Wet and rainy day!

Everyone was cold and wet!

That's a pile of birds!
When we were not hunting we managed to get out to eats a couple of times with Farmer Bob and DeAnne. Plus she made us her infamous fleischkuechle one night and no trip to the farm is complete without Barb making a couple of apple crisps either.  The crops were all in, one of the poorest harvests they have had in years, maybe decades, due to the drought. So for for the first time in several years I did not work while up there. That did not stop Barb from working as I was out hunting, she was busy cleaning the outside of the camper. What a difference that made!

The least fun event of the week was when Zoey went into heat. Let me tell you right now, having a dog go into heat is no fun, having a dog going into heat in a 100sf camper is even less fun! Holly was nice enough to donate a Onesie so she could wear a diaper for the week we were there. She was so miserable, the poor girl would just sit there, stare at you and whine.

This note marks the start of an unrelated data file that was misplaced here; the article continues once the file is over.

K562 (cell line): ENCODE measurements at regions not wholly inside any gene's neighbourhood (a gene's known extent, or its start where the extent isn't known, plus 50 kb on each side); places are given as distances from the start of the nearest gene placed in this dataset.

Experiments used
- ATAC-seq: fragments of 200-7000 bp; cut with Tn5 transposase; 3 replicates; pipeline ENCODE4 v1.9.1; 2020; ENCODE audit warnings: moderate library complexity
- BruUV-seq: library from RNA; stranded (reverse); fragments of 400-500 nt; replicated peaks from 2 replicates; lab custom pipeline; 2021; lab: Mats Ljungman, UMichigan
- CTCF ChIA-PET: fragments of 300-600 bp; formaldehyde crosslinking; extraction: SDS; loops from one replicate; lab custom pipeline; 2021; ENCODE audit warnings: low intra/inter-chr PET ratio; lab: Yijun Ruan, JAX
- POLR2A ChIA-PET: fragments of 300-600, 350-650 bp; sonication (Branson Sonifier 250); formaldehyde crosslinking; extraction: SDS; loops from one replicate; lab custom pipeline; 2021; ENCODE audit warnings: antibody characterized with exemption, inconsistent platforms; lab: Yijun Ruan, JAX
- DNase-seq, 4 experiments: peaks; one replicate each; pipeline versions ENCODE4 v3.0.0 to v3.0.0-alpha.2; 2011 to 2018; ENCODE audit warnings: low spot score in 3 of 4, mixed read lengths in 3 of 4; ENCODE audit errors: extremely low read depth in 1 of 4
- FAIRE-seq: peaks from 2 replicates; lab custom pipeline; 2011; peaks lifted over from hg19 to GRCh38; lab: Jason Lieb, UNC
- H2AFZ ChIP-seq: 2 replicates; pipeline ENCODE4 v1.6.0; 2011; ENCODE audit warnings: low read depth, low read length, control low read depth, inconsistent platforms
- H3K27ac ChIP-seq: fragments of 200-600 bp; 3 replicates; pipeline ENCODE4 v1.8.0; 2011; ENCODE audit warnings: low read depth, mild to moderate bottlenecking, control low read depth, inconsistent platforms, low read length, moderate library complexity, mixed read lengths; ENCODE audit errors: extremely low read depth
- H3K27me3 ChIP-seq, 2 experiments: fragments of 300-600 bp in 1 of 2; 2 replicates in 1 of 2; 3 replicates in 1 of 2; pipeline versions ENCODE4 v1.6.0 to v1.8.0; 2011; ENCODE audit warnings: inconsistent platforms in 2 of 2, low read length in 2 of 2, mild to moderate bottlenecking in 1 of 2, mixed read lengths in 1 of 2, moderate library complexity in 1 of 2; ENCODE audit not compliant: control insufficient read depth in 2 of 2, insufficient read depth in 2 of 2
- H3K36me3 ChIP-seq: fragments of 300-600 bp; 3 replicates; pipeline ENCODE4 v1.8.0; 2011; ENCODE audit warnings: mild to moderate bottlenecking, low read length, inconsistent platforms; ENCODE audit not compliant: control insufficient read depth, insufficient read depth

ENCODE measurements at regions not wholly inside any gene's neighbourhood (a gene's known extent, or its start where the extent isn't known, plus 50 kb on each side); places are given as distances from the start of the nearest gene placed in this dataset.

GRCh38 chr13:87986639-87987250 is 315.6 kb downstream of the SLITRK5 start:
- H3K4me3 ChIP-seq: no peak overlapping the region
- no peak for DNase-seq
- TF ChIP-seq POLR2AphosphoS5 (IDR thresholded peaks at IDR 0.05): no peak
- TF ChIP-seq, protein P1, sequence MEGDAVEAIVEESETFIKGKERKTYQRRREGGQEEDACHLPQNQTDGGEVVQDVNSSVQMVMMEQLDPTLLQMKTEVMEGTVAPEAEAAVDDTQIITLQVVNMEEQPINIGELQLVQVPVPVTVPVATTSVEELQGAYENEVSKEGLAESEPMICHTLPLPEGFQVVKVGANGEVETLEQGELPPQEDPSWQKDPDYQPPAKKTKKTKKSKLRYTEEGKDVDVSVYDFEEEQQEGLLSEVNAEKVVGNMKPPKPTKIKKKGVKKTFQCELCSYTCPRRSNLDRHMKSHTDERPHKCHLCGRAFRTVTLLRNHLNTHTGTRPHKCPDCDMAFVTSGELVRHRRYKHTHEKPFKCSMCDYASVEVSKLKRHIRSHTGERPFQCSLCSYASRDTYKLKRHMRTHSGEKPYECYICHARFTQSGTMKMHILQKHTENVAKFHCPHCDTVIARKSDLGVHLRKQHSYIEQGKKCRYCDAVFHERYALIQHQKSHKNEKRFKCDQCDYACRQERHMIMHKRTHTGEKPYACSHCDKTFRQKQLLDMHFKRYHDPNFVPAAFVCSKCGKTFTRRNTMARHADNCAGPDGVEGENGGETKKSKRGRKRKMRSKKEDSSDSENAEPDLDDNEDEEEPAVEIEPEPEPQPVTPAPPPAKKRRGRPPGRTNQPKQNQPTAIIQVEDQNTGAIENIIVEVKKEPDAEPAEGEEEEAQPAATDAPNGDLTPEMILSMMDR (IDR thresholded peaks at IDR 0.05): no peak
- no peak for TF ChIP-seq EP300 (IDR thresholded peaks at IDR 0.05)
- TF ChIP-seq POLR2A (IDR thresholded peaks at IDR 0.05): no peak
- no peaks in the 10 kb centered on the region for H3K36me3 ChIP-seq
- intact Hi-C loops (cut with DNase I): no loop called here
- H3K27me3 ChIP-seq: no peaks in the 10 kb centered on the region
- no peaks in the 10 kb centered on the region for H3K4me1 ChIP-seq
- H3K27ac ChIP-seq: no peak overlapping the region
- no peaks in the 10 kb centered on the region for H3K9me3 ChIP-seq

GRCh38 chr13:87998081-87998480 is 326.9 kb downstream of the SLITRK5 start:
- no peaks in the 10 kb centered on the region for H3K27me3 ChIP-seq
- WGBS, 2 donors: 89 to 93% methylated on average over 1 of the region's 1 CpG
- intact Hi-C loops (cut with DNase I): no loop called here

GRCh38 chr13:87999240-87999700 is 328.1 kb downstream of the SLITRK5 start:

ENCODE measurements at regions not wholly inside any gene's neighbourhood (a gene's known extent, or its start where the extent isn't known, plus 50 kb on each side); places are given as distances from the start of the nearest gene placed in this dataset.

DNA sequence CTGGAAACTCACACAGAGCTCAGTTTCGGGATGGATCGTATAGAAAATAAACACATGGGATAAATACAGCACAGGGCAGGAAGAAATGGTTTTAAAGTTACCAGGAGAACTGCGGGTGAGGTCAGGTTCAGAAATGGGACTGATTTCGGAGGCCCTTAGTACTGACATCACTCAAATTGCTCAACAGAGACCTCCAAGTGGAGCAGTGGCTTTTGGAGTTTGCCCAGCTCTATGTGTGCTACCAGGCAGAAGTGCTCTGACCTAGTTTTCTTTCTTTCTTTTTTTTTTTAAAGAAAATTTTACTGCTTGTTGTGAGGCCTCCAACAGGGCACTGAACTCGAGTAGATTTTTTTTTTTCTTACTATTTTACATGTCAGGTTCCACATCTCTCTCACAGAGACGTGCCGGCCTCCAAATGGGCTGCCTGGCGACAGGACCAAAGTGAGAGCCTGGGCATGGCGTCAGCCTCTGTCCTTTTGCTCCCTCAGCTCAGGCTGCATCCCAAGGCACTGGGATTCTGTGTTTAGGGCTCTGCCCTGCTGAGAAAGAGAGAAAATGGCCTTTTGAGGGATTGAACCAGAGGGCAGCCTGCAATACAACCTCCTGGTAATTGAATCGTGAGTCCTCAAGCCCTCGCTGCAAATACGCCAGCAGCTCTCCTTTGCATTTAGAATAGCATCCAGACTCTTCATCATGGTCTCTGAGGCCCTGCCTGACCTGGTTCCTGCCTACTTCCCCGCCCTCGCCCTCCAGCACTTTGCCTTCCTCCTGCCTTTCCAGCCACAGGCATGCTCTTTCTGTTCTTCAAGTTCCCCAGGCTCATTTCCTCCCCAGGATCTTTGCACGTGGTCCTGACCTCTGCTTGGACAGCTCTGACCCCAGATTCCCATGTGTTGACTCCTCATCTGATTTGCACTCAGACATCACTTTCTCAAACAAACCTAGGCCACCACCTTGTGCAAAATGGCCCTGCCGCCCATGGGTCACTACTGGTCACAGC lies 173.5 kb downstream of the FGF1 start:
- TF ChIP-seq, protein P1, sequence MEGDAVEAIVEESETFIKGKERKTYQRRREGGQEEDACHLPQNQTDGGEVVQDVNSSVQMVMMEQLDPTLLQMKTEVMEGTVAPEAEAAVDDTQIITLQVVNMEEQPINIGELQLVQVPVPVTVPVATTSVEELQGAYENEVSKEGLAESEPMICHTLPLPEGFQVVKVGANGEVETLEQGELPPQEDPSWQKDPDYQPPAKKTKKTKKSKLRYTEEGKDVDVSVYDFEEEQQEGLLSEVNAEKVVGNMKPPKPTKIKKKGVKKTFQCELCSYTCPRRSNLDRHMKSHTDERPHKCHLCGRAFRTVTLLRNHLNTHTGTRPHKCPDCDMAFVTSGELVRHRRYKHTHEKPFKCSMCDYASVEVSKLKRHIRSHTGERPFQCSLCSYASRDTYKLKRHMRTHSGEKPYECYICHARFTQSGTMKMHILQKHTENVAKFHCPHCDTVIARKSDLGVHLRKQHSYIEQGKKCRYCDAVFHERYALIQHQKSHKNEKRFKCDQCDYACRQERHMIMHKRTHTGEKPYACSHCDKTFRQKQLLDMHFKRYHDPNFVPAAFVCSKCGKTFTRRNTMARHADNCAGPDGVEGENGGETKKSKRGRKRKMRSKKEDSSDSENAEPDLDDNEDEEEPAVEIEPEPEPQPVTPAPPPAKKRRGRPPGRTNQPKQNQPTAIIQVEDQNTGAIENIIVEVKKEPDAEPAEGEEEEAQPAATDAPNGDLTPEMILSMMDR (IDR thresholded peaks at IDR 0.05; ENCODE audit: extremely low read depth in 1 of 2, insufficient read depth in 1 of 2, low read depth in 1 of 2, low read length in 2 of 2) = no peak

Poor Zoey
That pretty much sums up my week of duck and pheasant hunting on the North Dakota prairie. Lots of birds, both pheasants and ducks. Lots of laughs, lots of memories, lots of aches and pains ….many reminders that I am not 20, 30 or even 40 anymore. 

So now after 8 weeks, 4,780 miles, 5 states and one province, it was time to head home. South Dakota is calling us and we have a lot of work to do! 

Friday, October 8, 2021

Autumn in the U.P.!

I have fond memories as a child of grouse hunting in the woods of northwest Wisconsin. Thinking back it was…. probably 45 years ago when I was 12, 13 or 14. I recall walking through the dense aspen growth in search of the “chicken of the woods”, the ruffed grouse. Sometimes I would go with my younger brother, sometimes it was just by myself. Wandering through the woods for hours, shotgun in hand hoping just to see one or two birds. Funny how at times I cannot remember what I did yesterday but can vividly remember a single grouse that flushed in front of me 45 years ago.

It was on some farmland across the road from my dad’s place on Shell Lake in Wisconsin. The farmer, Ernie, had 30-40 head of dairy cows that he milked twice a day, every day 7 days a week, 52 weeks a year. My brother Rod and I used to help him milk, hay, shovel cow manure, feed the calves, whatever a 12-14 year old can do. I shot my first grouse, my first rifle deer and my first bow deer on his property. Ernie died on a September day in 1981. He fell from one of his silos when a rung on a ladder broke. I remember that like it was yesterday too.